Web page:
Mass Transit

Mini T Project

Conceptually, the Mini T is a trackless trolley or shuttle that would offer the same feasible rapid-transportation a light rail would offer.  Such examples are already out there, whether models or operating,  that can be drawn upon to create our own unique trolley to Pittsburgh.

Examples of similarly conceptual and functional rides are:

WVU Personal Rapid Transit

Driverless Pods in Abu Dhubai

Eco-friendly Shuttles distinctly designed for Prague

With the recent viral proposal of Ben Samson’s Pittsburgh Light Rail System Thesis as a feasible network expansion circulating- the Mini T would offer the ability to collect data to support investing in the extensive rail system Pittsburgh desperately needs.  Unfortunately, our Port Authority, city officials, and legislatures at large describe the financial status of our public transportation dire and unable to take on such an extensive building project without the support of data and money behind it.  We need to show there’s a demand for it through a temporary or complimentary system to the current Pittsburgh T system can be expanded.

Images belong to Ben Samson. 2011. In his blog, he says he uses “… the old rights-of-way from freight trains, reconnects the city to its waterfronts, has a feeder/local downtown loop, and follows all of the city’s studies including the spine line, Easter Corridor Transit Study.”


Retail Loops

The Retail Loops project is specifically to service business corridors and their neighborhoods.  They will provide circuits with consistent bus stops in both directions for up to 3 corridors and be within walking distance to the next Retail Loop to explore additional local businesses in neighboring communities.

To begin this initiative, we could start out a similar model like that promotes mobile advertising with green transportation. Essentially, large companies would pay the operating company to create a brand experience on the free shuttle service.

As Pittsburgh evolves in to a more urban dwelling city, with young families and younger folk, the transportation needs have evolved in to a more consumeristic lifestyle that’s technologically aware.  It’s imperative that the retail loops operate as a business line, 7 days a week, with shorter stops and smaller fares to ensure success with riders.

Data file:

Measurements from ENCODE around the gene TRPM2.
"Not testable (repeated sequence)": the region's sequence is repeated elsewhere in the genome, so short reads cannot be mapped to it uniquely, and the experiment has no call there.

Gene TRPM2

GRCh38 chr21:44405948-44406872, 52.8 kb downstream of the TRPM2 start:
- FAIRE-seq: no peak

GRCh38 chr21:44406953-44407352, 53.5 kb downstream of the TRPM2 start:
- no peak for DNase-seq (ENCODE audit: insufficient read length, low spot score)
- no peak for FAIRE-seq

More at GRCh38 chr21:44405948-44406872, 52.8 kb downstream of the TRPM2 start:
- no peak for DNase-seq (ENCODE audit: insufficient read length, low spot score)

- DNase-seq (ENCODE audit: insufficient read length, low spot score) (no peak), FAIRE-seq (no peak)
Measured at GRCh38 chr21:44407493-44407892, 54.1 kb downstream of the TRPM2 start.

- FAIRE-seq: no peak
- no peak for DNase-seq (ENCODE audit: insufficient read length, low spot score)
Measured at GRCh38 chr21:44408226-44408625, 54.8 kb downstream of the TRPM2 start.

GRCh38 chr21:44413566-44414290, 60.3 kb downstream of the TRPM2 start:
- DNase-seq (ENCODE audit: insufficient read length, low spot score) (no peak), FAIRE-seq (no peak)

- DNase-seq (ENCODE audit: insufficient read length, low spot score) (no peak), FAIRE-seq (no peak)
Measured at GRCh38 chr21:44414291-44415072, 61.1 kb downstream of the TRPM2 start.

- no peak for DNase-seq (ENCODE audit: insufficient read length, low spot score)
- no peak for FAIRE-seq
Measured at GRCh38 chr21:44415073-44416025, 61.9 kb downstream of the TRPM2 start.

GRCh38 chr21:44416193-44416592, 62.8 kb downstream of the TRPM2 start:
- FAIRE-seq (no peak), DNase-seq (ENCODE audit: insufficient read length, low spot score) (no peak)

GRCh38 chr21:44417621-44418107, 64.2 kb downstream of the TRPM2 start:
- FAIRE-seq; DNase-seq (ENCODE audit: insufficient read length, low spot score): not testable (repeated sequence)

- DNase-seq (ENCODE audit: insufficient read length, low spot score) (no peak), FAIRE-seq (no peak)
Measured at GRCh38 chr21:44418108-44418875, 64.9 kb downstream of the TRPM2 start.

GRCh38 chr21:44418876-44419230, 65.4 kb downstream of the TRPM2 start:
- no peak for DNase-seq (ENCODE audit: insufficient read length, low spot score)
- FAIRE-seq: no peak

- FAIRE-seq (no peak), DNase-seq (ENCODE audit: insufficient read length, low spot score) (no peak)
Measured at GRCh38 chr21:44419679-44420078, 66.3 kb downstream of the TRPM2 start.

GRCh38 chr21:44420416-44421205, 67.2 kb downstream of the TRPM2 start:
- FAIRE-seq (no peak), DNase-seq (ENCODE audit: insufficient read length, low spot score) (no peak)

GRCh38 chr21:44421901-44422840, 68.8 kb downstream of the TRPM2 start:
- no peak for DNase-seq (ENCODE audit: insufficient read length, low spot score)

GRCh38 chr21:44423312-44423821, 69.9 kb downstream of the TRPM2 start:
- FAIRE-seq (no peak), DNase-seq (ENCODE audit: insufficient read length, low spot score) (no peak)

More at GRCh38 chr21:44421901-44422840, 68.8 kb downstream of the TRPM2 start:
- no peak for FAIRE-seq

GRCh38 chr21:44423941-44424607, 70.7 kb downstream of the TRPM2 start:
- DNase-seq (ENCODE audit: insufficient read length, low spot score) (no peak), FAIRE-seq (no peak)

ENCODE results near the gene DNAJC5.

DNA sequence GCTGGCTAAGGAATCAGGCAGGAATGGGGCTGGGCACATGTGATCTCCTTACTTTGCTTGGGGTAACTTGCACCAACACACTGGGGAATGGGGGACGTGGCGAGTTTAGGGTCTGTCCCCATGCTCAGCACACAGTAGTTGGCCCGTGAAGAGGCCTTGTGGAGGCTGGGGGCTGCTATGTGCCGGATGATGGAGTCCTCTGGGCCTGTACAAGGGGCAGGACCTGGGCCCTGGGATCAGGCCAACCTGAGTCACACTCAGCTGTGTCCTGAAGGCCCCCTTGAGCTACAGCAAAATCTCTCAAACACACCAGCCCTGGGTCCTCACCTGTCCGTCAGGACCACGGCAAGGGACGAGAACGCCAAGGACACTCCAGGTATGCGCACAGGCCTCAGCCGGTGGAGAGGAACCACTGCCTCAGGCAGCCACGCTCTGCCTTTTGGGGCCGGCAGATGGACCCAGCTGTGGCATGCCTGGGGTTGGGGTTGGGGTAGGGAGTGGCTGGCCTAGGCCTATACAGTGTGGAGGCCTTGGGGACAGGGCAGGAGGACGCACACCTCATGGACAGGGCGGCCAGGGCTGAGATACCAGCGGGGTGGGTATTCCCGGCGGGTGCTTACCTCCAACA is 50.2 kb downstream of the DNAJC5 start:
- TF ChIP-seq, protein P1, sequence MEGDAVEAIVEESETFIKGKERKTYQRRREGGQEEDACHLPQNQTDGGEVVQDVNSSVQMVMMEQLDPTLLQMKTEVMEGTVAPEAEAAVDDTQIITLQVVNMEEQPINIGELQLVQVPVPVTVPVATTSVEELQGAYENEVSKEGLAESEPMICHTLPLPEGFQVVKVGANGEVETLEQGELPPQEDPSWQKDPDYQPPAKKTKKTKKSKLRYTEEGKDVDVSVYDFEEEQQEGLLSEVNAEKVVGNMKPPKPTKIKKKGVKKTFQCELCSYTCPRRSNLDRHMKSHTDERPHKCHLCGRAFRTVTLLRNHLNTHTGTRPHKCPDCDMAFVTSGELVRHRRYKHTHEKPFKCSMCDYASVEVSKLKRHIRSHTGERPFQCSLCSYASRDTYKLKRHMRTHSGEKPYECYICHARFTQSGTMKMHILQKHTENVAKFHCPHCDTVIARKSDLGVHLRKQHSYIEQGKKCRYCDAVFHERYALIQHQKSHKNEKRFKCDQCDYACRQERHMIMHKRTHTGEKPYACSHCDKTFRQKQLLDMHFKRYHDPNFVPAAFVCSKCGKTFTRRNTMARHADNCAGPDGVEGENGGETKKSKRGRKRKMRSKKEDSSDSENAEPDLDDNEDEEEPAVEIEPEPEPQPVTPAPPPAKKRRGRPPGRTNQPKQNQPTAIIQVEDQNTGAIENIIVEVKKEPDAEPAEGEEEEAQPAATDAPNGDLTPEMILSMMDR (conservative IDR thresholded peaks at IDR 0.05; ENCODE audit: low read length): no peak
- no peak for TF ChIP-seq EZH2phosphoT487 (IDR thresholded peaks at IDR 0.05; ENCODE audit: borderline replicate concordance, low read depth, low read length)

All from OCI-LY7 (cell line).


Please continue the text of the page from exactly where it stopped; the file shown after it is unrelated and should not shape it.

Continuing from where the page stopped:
Do you remember the UltraViolet Loop? Maybe you’ve seen the “UV” posted on a bus stop sign.  It was a grant funded project in 2002 to provide a closed loop bus route to all the neighborhoods with an active weekend night life scene.

It had the benefit of later hours than most bus routes on the weekend, provided safe accessibility to popular areas, and it had the potential to really help the business corridors out by providing consistent arrivals at the same stops, in both directions.


The Retail Loops are inspired by the UV Loop project with a focus on general consumerism rather than evening entertainment. We searched for reasons and data as to why the UV was unsuccessful and stopped service after two years, in 2004.  Part of it was the extensive loop, which slowed down travel time, while folks who used the bus already had their schedules set with other lines that serviced the area- they didn’t feel the need to change.

In addition, it wasn’t affectively promoted or targeted to the right market.  It’s service hours were for those jumping bar scenes, including college students whom many already held free passes to use the service, further causing a lack of consistent funding from ridership.

We love the idea and hope to see it’s concept for weekend night life entertainment be expanded as the Retail Loops help those riders trying to get by or future riders trying to eliminate car use for daily errands.


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